Deja Vu : Can the serious violence strategy learn from the past?
Back in 2002, when I was member of the Youth Justice Board, then Chair Lord Warner opened one of our meetings by saying he expected we were all considering resigning. The Prime Minister had called for young offenders to be taken – it might have been swept-off the streets in order to tackle an upsurge in mobile phone robberies. Our advice hadn’t been sought and Tony Blair’s approach didn’t sit well with our efforts to reduce the use of custody for young people. Warner persuaded us not to resign - every crisis is an opportunity was the line I think. We were vindicated in part by the fact that the Street Crime Initiative - developed in a series of COBRA meetings normally reserved for national emergencies – turned out to include prevention and treatment measures alongside enforcement. But at the outset and at its heart, was tough on crime rather than on the causes. Even Lord Woolf, the normally liberal Chief Justice was moved to issue a draconian guideline judgement on street robbery in its wake.
Perhaps my experience back then, accounts for an initially positive reaction on my part to Amber Rudd’s Serious Violence Strategy. Much of the analysis of the problem which has come into tragic focus in recent weeks is basically sound. The Home Office may be a graveyard of liberal thinking, but this Home Secretary agrees with academics that “big shifts in crime trends tend to be driven by factors outside of the police’s control – like drug trends and markets, changes in housing and vehicle security.” Her approach to serious violence “is not solely focused on law enforcement, very important as that is, but depends on partnerships across a number of sectors such as education, health, social services, housing, youth services, and victim services.” So far so good.
The strategy recognises that key areas for reducing violence include “socio-economic improvements, strengthening ties to family, school and non-violent norms.” And for young people, early interventions are effective in reducing violent behaviour and “punitive activity is less effective than preventative support”. In reducing re-offending for all ages “Interventions focused on the establishment of cognitive or character-based skills and/or non-violent norms seem to be more effective than punitive interventions.” The strategy confirms too that “changes in the level of stop and search have only minimal effects – at best – on trends in violent crime, even when measured at the local level”. All this seems sensible and consistent with evidence. Ms Rudd even plans to hold an International Violent Crime Symposium to hear from international experts (yes experts) if she’s on the right track.
Where the strategy stops short of course is in putting in place the measures needed to meet the problems it identifies.
Take drugs. The strategy points out that drugs can drive up serious violence “indirectly, either by fuelling robberies to service drug dependence, or through violent competition between drug sellers. Grievances in illicit drug markets cannot be settled through legal channels, so participants may settle them violently. This can lead to escalation as dealers seek to portray themselves as excessively violent, and carry weapons, so as not to be cheated in the market.” Is there the slightest hint of finding different ways of regulating at least some drugs so that at least some disputes might be more peacefully resolved? No.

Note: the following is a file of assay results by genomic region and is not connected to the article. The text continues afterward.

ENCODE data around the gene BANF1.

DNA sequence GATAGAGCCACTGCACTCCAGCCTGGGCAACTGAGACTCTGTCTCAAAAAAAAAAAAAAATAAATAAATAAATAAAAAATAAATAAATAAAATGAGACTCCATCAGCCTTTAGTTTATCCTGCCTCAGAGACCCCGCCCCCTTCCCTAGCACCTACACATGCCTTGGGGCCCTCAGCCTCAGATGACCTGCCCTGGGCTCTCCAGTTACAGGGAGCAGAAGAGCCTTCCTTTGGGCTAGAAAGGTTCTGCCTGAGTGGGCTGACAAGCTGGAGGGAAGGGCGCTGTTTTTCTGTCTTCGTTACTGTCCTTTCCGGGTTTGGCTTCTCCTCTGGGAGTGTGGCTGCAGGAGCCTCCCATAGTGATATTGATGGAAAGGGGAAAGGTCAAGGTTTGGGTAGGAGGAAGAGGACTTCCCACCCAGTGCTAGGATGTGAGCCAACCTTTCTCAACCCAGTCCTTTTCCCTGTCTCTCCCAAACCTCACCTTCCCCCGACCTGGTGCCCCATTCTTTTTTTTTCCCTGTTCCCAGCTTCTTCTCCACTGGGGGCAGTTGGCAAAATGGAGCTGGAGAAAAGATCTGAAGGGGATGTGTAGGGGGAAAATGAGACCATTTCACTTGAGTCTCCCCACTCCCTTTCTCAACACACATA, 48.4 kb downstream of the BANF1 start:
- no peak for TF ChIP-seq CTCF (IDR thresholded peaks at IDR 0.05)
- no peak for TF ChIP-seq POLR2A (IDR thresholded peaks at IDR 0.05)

As for the much praised early intervention, a series of small scale targeted funding schemes hardly begin to compensate for the under resourcing of mainstream provision – whether mental health treatment or youth clubs, inflicted in the name of austerity. The strategy promotes diversion of various kinds but to what? The small beer offered here will continue to leave thousands of young people at risk of becoming victims or perpetrators of violence.
Police numbers are of course the strategy’s missing link. Like it or not the Street Crime Initiative did appear to show that “increased police resources do in fact lead to lower crime”. This strategy extols the virtues of hot spot policing but shifting onto PCCs responsibility for providing officers to do it, is simply bad faith.
On courts, probation and prisons, the strategy only goes so far. We can count ourselves fortunate that tougher sentencing for once takes a back seat. Given the state of the prison system, presumably the MoJ put their foot down about that. It’s good that violence in prison merits a place in the strategy and among the alphabet soup of initiatives to reduce it, the idea of trauma informed approaches looks a particularly good one.
But given that much serious violence is carried out by persistent offenders, why no mention of the cross-government group of senior Ministers, announced last month, which will work across all relevant departments to reduce re-offending. Presumably because it’s a MoJ rather than Home Office initiative. The latter will drive this strategy through a new Serious Violence Taskforce. But there will surely be benefits in David Gauke’s approach of targeting “prisoners and ex-offenders with the support they need to find a job, a home, to get help with debt, or to get treatment for a drug addiction or, a mental health issue”. Proper resettlement should be more central to what’s being proposed.